103. 103. I. CONES AND CYLINDERS • Fill the cone with sand and pour into the cylinder. • Repeat until the cylinder is filled to the top. Since it takes 3 cones to fill 1 cylinder, the volume of a cone is 1/3 the volume of a cylinder (see figure below).
104. 104. TO FIND THE VOLUME OF A CONE, FIND THE AREA OF THE BASE (THE CIRCLE), MULTIPLY BY THE HEIGHT AND THEN DIVIDE BY 3. V = BH B = AREA OF THE BASE 3 H = HEIGHT OF THE CONE
105. 105. II. PRISMS AND PYRAMIDS Does the same relationship exist between the square prism and the square pyramid with the same base area and height? • Fill the pyramid with sand and pour into the prism. • Repeat until the prism is filled to the top. • Since it takes 3 pyramids to fill 1 prism, the volume of a pyramid is 1/3 the volume of a prism (see figure below).
106. 106. TO FIND THE VOLUME OF A PYRAMID, FIND THE AREA OF THE BASE, MULTIPLY BY THE HEIGHT AND THEN DIVIDE BY THREE. V = BH B= AREA OF THE BASE 3 H= HEIGHT OF THE PYRAMID
107. 107. INSTRUCTIONAL MATERIAL’S NAME: TANGRAMS By Roselyn T. Udani and Angeline P. Bumatay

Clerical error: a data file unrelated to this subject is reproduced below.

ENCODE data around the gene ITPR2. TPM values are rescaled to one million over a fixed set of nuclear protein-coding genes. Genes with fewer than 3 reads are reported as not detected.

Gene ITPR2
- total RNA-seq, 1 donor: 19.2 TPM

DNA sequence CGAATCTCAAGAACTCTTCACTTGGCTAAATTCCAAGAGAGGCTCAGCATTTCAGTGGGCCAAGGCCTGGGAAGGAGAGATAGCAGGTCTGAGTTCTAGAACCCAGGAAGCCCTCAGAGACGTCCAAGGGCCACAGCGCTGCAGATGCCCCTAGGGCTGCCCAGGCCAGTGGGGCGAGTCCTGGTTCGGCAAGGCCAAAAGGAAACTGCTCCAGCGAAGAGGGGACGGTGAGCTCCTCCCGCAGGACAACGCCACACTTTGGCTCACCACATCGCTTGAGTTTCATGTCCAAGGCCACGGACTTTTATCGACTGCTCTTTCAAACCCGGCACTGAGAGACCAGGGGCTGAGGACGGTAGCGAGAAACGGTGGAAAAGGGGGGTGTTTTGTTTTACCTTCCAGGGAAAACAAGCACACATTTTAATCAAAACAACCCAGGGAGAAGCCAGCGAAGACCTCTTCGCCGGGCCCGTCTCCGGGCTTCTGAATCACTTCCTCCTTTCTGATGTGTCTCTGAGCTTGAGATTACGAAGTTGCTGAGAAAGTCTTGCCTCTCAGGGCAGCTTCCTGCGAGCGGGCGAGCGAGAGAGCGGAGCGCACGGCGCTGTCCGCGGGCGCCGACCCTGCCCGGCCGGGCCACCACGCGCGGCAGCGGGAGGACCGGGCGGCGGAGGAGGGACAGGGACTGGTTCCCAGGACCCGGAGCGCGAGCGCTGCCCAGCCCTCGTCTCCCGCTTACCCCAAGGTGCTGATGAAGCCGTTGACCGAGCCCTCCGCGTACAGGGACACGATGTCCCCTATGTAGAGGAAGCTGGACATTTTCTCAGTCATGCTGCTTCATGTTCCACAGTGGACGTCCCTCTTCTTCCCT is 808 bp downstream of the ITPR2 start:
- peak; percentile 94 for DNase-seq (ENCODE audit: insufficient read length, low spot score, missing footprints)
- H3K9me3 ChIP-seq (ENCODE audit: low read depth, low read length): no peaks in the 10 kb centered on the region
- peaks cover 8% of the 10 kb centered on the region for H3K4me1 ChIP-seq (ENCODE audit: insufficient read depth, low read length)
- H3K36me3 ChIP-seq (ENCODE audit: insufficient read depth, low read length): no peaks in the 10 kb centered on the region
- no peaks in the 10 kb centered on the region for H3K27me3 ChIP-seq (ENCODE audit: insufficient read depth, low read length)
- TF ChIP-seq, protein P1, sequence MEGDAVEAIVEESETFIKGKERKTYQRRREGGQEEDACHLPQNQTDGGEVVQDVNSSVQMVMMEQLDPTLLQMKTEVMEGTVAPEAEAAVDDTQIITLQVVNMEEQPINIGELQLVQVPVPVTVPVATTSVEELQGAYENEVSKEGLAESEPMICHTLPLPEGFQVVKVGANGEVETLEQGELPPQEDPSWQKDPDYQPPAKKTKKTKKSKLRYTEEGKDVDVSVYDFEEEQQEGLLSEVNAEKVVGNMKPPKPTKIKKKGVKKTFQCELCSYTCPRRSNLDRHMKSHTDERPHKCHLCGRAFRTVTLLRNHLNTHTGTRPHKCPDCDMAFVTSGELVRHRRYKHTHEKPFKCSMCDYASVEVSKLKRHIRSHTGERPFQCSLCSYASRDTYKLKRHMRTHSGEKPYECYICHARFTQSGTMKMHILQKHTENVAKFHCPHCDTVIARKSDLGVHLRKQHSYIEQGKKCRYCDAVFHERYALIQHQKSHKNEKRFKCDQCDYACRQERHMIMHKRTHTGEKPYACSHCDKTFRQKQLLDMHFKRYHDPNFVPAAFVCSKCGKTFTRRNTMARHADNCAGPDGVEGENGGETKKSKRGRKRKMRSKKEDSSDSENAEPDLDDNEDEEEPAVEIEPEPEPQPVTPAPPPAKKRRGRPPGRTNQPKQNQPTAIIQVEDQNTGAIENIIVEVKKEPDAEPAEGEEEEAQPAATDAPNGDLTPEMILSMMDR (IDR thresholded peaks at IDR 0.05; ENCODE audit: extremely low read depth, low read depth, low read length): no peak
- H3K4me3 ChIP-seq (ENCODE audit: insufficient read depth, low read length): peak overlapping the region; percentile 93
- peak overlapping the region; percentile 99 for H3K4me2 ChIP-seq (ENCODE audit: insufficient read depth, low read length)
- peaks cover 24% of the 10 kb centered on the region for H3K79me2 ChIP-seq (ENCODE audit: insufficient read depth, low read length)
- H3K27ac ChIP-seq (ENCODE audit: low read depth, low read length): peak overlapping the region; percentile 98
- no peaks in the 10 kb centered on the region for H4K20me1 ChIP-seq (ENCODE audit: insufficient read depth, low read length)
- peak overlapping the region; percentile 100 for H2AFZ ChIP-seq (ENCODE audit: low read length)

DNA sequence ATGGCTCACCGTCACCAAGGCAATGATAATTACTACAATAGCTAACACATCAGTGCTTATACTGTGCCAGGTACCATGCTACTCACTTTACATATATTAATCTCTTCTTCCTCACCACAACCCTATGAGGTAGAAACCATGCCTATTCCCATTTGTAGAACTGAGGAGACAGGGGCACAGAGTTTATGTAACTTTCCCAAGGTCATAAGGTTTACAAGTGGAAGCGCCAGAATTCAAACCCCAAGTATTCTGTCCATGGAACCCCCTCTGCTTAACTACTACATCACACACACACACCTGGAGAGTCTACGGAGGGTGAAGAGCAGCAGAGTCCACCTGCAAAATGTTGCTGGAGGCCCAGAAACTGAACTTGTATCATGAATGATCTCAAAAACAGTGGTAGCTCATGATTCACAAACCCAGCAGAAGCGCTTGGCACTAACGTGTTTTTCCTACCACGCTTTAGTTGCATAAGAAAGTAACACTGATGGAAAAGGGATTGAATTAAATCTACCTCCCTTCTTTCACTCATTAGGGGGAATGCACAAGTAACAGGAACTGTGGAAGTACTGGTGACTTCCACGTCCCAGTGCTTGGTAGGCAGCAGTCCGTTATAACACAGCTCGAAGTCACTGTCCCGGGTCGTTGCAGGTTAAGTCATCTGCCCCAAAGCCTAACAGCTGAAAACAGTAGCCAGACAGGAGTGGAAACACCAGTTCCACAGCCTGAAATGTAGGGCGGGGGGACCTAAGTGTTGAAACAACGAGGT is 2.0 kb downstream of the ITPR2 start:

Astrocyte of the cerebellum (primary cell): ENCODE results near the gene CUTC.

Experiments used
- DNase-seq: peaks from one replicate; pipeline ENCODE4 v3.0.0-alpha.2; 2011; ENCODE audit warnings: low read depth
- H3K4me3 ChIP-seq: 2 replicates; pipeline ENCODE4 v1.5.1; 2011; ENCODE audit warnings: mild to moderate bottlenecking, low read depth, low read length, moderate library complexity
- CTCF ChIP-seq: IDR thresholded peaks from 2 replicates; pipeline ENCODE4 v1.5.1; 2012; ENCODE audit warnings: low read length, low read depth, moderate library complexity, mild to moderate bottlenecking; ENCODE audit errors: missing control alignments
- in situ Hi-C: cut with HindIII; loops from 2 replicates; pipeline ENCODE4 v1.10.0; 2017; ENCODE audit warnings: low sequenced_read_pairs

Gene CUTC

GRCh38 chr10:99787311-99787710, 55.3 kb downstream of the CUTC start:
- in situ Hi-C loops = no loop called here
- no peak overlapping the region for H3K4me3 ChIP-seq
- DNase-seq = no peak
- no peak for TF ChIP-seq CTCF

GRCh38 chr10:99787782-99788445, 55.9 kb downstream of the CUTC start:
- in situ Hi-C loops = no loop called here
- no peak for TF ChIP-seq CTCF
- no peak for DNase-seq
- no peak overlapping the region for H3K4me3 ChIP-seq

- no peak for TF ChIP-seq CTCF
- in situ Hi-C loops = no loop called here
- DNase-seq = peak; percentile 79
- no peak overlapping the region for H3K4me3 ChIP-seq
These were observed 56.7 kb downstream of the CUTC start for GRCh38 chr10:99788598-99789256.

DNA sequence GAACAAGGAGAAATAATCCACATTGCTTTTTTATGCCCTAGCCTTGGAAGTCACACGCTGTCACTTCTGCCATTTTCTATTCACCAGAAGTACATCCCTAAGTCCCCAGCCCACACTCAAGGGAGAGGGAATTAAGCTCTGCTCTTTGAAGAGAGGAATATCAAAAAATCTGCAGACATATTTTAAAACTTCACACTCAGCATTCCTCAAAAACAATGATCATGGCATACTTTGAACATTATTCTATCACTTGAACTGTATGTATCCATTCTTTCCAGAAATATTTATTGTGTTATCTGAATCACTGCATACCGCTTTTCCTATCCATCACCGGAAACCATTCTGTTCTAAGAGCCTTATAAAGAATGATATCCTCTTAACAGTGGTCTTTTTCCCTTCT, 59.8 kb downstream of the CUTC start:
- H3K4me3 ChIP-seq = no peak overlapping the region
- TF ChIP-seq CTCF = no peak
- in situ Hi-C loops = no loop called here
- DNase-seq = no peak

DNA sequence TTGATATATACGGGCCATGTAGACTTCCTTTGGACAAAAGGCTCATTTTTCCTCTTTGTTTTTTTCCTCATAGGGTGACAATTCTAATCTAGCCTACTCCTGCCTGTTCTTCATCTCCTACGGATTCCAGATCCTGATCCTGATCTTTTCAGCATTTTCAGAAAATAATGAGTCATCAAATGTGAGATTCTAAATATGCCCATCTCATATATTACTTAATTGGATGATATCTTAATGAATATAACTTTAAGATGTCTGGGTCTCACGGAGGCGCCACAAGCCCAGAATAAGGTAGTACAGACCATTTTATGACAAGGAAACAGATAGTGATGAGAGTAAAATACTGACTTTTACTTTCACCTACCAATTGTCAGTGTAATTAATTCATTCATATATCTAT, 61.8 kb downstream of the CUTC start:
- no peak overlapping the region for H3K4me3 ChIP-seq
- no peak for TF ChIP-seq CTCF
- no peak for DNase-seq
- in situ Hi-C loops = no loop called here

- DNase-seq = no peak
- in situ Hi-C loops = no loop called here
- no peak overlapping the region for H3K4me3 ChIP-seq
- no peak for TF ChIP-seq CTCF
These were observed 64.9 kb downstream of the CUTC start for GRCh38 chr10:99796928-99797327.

108. 108. TANGRAMS • Tangrams are an ancient Chinese Mathematical Puzzle. There are 7 pieces in a Tangram Puzzle (5 triangles and 2 quadrilaterals), and the idea is to make different shapes using ALL SEVEN PIECES.
109. 109. OBJECTIVES 1) To form a specific shape (given only in outline or silhouette) using all seven pieces, which may do not overlap. • 2) To find for the perimeter and the area of the formed polygons.
110. 110. RULES 1) Use all seven tans 2) All pieces must touched 3) And non can be overlap
111. 111. EXAMPLE 1
112. 112. EXAMPLE 2
113. 113. INSTRUCTIONAL MATERIAL’S NAME: CIRCULAR ANGLE CLOCK By Chezan Marie D. Brillo and Rachel B. Aranes
114. 114. CIRCULAR ANGLE CLOCK By: Chezan Marie D. Brillo